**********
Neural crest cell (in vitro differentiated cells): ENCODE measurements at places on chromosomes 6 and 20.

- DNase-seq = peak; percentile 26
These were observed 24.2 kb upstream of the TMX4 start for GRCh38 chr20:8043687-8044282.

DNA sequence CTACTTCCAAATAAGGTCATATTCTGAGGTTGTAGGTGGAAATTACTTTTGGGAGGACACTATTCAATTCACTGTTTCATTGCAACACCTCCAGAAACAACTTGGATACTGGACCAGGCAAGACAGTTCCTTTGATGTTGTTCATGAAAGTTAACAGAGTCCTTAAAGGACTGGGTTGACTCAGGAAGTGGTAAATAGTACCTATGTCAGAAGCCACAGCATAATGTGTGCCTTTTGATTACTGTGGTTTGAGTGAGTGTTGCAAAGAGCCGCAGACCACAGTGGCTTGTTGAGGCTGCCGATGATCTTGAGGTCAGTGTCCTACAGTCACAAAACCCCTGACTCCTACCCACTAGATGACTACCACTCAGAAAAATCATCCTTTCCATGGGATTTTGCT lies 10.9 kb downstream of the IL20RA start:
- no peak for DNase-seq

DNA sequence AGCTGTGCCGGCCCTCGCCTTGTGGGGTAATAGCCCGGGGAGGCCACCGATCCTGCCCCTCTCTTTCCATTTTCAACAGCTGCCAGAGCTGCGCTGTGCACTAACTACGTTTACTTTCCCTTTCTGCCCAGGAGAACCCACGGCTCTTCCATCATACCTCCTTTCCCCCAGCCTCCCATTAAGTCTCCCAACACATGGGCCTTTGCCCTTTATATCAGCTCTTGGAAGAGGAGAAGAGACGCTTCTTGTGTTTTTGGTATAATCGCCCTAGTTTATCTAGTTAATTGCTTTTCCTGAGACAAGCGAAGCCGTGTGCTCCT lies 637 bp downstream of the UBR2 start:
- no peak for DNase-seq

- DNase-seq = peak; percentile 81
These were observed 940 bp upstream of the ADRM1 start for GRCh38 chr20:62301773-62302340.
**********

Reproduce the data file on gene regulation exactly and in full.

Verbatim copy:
Neural crest cell (in vitro differentiated cells): ENCODE measurements at places on chromosomes 6 and 20.

- DNase-seq = peak; percentile 26
These were observed 24.2 kb upstream of the TMX4 start for GRCh38 chr20:8043687-8044282.

DNA sequence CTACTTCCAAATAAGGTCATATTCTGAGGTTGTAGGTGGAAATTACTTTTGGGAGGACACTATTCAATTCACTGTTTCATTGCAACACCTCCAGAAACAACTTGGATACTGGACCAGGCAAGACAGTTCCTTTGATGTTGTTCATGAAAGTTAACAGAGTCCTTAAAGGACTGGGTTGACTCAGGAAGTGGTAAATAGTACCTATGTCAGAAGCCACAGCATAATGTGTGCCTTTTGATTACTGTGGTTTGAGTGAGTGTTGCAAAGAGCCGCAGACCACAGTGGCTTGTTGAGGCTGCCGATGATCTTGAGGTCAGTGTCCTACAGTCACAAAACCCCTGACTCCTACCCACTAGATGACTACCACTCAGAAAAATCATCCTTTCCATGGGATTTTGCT lies 10.9 kb downstream of the IL20RA start:
- no peak for DNase-seq

DNA sequence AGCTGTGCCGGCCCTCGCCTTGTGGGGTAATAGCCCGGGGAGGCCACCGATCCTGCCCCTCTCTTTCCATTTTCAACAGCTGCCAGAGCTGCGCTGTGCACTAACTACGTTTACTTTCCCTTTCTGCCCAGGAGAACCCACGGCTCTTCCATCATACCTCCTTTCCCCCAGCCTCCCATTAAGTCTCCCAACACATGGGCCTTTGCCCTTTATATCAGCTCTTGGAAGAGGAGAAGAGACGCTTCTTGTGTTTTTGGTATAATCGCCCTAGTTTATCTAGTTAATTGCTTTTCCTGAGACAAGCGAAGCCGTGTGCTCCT lies 637 bp downstream of the UBR2 start:
- no peak for DNase-seq

- DNase-seq = peak; percentile 81
These were observed 940 bp upstream of the ADRM1 start for GRCh38 chr20:62301773-62302340.